Fall has the ideal conditions for your lawn: warm days and cool nights, morning dew, and more rainfall. But even with these forces in Mother Nature working together, there are still things you need to do to recover your grass from summer damage and supply it with the nutrients it needs for growth.
There are two types of turf: cool-season grasses, like Kentucky blue grass, which thrives in cool weather and warm-season grasses, like Bermuda grass, which grow during the spring and summer months. Before you map out your fall lawn care schedule, you need to know which one you’re working with.
- Need enough water to keep growing all winter long
- Apply 1 pound of nitrogen fertilizer per 1,000 square feet
- Avoid fertilizing in the fall
- Overseed with annual winter ryegrass
Use the Right Fertilizer
When you fertilizer will depend on your grass type, but there is a difference in fall and spring fertilizers. Scott’s WinterGuard is some of the best fall lawn fertilizer I’ve used but regardless of the brand, get a fertilizer that are high in nitrogen and potassium and low in phosphorus. Also, I know it’s tempting, but don’t skimp on your fertilizer. Spend the extra couple of dollars on a higher quality.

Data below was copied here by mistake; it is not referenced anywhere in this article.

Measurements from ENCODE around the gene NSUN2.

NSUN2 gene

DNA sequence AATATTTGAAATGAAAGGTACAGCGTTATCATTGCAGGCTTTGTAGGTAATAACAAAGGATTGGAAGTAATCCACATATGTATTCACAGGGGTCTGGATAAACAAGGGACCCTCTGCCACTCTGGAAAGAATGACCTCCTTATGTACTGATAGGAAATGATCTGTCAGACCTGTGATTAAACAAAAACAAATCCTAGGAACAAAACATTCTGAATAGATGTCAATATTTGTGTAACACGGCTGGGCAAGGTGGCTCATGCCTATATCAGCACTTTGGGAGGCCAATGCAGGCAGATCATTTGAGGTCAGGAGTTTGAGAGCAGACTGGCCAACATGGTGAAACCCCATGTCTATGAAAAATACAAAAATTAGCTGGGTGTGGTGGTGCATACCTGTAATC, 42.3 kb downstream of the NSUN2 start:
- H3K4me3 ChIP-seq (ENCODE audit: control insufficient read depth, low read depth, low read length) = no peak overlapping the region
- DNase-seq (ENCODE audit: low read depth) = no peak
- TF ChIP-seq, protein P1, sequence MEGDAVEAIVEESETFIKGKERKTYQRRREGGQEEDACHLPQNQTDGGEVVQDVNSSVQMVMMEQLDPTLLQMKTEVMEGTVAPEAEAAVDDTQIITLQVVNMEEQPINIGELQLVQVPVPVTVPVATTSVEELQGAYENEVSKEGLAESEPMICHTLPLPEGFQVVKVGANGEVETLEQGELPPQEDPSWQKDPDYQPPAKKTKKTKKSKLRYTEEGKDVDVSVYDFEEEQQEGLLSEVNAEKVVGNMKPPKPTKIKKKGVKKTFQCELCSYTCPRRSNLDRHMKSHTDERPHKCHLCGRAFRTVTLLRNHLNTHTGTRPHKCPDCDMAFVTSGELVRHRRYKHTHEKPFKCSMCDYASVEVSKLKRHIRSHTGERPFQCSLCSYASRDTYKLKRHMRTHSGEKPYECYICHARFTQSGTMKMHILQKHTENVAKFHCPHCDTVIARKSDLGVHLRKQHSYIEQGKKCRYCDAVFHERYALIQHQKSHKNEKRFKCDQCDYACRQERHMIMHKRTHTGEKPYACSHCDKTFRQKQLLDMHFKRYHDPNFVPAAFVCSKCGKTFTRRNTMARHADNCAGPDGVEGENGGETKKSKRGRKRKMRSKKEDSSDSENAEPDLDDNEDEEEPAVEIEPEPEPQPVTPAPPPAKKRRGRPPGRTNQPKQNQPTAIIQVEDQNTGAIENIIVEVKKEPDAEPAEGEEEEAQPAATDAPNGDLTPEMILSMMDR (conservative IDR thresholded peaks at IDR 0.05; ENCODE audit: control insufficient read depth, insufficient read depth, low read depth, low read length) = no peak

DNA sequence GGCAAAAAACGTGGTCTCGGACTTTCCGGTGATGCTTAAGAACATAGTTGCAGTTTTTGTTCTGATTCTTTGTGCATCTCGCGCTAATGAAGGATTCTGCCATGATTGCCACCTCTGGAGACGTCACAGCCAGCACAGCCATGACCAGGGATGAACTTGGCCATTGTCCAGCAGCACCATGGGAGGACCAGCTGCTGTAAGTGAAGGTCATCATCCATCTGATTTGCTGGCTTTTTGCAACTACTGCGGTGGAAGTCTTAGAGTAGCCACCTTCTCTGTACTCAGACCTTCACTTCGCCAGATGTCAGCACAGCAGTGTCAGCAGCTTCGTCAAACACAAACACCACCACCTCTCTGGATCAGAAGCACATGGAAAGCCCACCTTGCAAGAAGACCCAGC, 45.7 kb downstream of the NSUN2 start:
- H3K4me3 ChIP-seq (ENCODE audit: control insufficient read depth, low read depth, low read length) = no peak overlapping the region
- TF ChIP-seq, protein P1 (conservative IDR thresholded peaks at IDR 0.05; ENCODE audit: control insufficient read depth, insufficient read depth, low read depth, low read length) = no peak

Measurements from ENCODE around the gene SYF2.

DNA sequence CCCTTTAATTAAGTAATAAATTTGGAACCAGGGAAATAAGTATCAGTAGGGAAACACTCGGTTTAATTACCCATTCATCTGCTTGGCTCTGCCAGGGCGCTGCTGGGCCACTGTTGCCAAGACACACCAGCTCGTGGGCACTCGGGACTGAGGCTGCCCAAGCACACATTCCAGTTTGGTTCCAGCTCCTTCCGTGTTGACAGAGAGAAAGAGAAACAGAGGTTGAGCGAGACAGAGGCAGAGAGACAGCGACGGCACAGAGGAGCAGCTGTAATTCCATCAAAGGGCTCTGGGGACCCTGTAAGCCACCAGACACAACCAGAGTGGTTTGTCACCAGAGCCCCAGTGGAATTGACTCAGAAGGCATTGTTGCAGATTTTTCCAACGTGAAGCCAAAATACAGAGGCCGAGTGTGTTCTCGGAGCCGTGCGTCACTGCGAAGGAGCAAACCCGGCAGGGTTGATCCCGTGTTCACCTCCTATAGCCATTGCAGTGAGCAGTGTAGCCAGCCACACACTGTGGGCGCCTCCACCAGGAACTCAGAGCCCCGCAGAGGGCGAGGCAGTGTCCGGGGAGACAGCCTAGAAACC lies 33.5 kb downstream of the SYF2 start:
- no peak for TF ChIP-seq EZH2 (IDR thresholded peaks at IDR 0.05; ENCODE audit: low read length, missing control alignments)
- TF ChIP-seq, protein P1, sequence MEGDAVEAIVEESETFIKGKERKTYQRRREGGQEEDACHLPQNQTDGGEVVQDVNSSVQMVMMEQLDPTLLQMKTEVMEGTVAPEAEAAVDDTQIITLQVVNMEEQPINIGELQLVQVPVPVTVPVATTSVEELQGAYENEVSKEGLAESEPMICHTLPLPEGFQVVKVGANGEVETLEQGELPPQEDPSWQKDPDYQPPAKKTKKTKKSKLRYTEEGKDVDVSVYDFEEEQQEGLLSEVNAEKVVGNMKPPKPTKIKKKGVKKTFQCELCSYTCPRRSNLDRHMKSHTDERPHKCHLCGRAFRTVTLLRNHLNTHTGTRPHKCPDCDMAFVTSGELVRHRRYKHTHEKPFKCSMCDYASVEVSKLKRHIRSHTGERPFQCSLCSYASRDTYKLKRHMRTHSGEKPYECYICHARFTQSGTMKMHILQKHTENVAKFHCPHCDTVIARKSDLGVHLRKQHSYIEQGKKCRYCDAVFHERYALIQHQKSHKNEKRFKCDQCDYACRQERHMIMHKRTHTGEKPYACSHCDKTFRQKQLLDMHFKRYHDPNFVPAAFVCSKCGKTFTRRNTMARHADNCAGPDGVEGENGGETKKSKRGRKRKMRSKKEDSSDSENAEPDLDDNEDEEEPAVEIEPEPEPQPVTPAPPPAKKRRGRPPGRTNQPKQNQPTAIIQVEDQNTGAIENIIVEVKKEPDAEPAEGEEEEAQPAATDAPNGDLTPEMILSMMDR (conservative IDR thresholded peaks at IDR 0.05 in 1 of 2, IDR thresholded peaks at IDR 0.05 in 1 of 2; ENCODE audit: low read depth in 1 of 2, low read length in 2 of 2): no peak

Just because the weather is cooler doesn’t mean you don’t have to water in often, and water restrictions still apply all winter long. Your lawn will also lose nutrients faster during the cooler months, so supplement your fertilizer with a conditioner that will help keep in water and nutrients. I used Soil2O, a soil amendment from GelTech Solutions, last year. You simply mix it water and apply it the top of your lawn. It allowed me to cut back on watering by allow my grass to hold in more water at a time.
Rake Up Your Leaves
Fall isn’t complete without the colors changing and leaves falling, and while the sight is something to behold, it can cause some serious damage to your lawn. Leaves will smother your grass by not allowing enough sunlight to get to the root zone. Rake them up, and once your kids have jumped in them, put them in your compost pile.
Your lawn needs to be mowed until it stops growing, and the biggest mistake people make is thinking grass doesn’t grow during the fall. For cool-season grasses, no height adjustment is needed. For warm-season grasses, adjust the height by ½ inch to account for the dormant season.